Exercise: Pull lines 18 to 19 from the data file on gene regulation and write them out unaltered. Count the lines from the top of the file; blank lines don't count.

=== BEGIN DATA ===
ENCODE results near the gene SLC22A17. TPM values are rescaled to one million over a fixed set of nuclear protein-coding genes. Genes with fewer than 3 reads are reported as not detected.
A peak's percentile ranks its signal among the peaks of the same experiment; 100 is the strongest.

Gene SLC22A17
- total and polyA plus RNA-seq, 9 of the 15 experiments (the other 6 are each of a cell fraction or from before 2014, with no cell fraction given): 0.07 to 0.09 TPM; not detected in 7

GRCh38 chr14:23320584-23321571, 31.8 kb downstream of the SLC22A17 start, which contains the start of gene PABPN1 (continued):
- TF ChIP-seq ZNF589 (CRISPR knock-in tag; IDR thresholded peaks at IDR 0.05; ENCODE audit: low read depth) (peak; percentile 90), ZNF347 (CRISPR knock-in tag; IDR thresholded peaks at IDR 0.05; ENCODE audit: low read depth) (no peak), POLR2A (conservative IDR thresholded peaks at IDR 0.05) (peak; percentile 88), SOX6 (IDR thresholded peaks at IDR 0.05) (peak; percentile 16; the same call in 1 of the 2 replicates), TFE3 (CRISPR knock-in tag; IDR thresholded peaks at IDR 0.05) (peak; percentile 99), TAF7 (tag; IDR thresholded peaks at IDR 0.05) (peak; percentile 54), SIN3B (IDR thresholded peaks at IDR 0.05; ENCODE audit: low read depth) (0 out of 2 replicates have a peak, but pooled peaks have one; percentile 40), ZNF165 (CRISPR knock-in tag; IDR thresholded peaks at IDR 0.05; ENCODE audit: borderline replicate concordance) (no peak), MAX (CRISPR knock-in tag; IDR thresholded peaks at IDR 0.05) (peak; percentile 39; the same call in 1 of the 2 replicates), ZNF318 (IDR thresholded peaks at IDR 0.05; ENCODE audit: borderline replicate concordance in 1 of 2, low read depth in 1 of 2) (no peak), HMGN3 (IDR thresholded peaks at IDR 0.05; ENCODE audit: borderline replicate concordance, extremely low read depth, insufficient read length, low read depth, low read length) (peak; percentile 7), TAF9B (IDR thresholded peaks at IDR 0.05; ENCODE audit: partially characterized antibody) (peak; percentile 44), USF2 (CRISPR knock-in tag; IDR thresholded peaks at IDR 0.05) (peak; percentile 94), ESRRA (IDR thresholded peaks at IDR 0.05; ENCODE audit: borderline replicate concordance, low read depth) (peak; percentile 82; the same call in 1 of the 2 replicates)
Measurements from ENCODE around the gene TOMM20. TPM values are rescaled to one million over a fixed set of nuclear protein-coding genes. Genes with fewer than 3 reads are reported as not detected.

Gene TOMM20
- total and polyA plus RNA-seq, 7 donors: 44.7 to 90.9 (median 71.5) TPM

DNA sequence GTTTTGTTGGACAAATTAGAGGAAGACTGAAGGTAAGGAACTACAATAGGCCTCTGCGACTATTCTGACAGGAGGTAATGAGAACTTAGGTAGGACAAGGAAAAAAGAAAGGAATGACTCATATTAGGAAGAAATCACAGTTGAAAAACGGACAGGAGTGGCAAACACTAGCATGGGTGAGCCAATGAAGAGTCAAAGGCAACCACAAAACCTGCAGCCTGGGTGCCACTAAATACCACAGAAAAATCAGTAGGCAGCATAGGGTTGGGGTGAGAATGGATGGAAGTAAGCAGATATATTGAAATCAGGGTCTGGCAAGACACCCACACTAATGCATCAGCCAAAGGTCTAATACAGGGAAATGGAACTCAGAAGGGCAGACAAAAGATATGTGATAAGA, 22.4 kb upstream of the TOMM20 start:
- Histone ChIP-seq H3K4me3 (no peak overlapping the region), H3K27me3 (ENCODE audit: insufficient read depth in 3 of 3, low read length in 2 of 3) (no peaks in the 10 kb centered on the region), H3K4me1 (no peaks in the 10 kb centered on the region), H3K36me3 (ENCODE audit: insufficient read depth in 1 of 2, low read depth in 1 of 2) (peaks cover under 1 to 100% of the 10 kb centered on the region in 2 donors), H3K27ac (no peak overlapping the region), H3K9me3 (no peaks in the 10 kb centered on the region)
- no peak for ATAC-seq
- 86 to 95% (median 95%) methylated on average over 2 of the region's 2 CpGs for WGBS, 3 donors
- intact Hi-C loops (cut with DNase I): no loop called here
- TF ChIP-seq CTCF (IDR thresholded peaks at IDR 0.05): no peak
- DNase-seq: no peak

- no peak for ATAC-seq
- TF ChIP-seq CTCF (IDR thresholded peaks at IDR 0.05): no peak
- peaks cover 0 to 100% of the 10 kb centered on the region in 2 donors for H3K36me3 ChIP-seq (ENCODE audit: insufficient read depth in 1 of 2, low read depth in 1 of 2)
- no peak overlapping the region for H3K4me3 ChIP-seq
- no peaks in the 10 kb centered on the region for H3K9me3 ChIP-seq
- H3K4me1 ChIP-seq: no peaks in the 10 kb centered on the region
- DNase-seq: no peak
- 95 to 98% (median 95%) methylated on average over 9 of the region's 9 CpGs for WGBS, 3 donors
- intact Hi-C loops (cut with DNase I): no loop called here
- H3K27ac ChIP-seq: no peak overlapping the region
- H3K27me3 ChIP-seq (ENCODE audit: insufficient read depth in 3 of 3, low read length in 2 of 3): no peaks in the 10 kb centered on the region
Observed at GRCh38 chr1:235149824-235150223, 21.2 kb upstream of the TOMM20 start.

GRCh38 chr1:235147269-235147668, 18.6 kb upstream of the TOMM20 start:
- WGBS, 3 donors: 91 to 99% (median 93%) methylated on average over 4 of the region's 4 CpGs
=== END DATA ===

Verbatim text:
- TF ChIP-seq CTCF (IDR thresholded peaks at IDR 0.05): no peak
- peaks cover 0 to 100% of the 10 kb centered on the region in 2 donors for H3K36me3 ChIP-seq (ENCODE audit: insufficient read depth in 1 of 2, low read depth in 1 of 2)